Every once in a while, I get hit with a revelation. Usually, this happens when I have spent a few too many hours hanging out with the shot fairy. But every now and then, I get slapped upside the head by insight without damaging my liver.
The other day, it hit as I was reading The Daily Post and came upon their question about whether you’d rather lead, follow or neither.
A few years ago, I branded myself as a second-rate loser, for all the wrong reasons.
I had not yet gotten to the point where I was acknowledging that my dream hadn’t changed since I was in elementary school. I wanted to be a writer then, and still do now. But I was caught up in the vicious cycle of mistaking fear for common sense. Everyone wants to be something like that when they’re younger, I told myself. Everyone you know wanted to be a writer or a rock star, an actress or a model. Then they grew up, got themselves a family and a day job, and starting taking reality pills.
Well, guess what? They made a movie called “Reality Bites” for a reason.
But I persisted in telling myself it was time to grow up, and tried to figure out what I wanted to be instead. I already had a successful career. I’m a second-in-command kind of gal at the office where I work. A manager and a systems guru, but not the captain of the ship.
I guess if my boss was The Skipper, I’d be Gilligan. Or one of the Gilligans, since there are a few of us. But my boss looks and acts nothing like The Skipper, and multiple Gilligans is a disturbing thought.
I started chiding myself for being content with my second-tier status. There was no real room for growth or opportunity where I was. With my background, I had two choices. I could get enough experience to try to get hired by a consulting firm and take my show on the road. Or I could apply for top dog jobs in offices like mine at other universities.
Both meant more money. One meant arseloads of travel, the other many more years of sitting behind a desk. I like travel, but not enough to want to do it every week. With the anxiety I have when I do fly, I’d be a flaming nutcase. Besides, there’s a lot I like about home. I love being near my family and my pub, and spending my evenings at home with Lee. I like sleeping in my own bed and hugging my critters whenever I want. I don’t like sitting behind a desk all the time, but that was the option that would allow me to remain at home.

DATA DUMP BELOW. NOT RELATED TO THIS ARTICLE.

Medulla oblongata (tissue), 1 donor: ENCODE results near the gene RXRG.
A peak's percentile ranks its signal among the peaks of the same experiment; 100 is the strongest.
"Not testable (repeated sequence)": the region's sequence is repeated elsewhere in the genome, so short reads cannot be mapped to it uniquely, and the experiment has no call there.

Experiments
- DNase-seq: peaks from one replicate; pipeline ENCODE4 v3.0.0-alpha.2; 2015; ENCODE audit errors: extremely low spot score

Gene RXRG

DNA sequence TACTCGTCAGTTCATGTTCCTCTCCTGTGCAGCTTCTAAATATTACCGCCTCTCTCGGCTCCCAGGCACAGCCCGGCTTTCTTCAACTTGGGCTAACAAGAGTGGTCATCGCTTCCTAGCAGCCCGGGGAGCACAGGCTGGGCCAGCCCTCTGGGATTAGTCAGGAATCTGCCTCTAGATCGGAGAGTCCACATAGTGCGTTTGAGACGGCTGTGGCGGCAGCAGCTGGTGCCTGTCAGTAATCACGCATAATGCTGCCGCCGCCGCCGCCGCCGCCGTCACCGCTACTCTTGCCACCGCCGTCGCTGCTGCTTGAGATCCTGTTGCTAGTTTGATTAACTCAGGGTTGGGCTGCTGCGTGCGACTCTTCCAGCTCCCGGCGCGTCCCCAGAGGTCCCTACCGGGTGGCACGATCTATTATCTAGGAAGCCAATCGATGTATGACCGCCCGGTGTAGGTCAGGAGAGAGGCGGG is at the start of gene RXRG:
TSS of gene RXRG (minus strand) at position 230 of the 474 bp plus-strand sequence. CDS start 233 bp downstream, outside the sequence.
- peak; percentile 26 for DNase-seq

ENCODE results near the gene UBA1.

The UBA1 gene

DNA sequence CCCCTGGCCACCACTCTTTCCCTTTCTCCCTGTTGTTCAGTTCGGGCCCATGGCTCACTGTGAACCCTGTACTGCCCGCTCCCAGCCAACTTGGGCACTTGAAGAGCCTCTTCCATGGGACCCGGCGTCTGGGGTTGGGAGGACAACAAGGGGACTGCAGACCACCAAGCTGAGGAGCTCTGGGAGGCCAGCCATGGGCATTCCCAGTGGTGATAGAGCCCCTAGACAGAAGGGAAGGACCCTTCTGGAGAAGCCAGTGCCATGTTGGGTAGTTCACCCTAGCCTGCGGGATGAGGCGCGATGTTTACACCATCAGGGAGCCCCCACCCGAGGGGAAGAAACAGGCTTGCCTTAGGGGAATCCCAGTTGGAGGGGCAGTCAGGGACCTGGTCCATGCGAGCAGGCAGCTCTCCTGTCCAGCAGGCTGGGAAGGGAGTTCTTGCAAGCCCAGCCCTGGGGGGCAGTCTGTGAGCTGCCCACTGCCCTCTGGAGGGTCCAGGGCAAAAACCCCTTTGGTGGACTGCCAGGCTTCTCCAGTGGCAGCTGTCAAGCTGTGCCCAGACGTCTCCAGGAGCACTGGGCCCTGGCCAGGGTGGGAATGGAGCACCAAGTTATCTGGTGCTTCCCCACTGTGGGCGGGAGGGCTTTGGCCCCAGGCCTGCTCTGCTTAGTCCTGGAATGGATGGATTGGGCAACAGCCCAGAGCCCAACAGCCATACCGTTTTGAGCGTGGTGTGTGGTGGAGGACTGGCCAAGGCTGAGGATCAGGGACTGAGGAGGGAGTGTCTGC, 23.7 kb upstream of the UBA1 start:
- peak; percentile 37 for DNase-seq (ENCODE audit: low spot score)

So I sucked it up, put on my big girl pants, and started applying for top dog positions.
While I was doing this, I was also applying for various writer positions that looked like they’d be a pay cut but not TOO much of one. I sent out about 20 resumes. Of those, 5 were top-dog administrator jobs, the rest were various writerly jobs – tech writers, training document developers, that kind of thing. Every top dog position I applied for called me for an interview. None of the writer jobs did. I’d officially been pigeonholed.
Of the 5 jobs, I declined interviews for 2 after talking with people in the know about the work environments. I did 3 phone interviews. Two called me back.
One of them had asked variations of “how do you handle stress” at least 5 times in our phone conversation. I took that as a sign that their employees quickly morphed into work-zombies or became weeping, drunken, pill-popping spazoids to survive. I respectfully bowed out of that search. But the second one hadn’t sounded so bad. I had survived an hour on the phone with a whole conference room full of their high-level suits, and had even genuinely laughed a few times. I set up an in-person interview.
As interview day neared, I remembered I’d have to wear a suit, something I hadn’t done in years. Yeah, I dress up for work on occasion, but not suit-level dress up. I hate suits. When I am forced to wear one, I am overcome with urges to scratch myself in obscene places while swearing like a Tourette’s victim. I can feel my personality bleeding out to make room in my head for the stodgy, nose-to-the-grindstone, humorless, boring woman I think belongs in the suit instead of me. You know, the one who hasn’t gotten laid since the Reagan years, only drinks alcohol when she accidentally swallows some Listerine, and actually LIKES the “professional image” thing.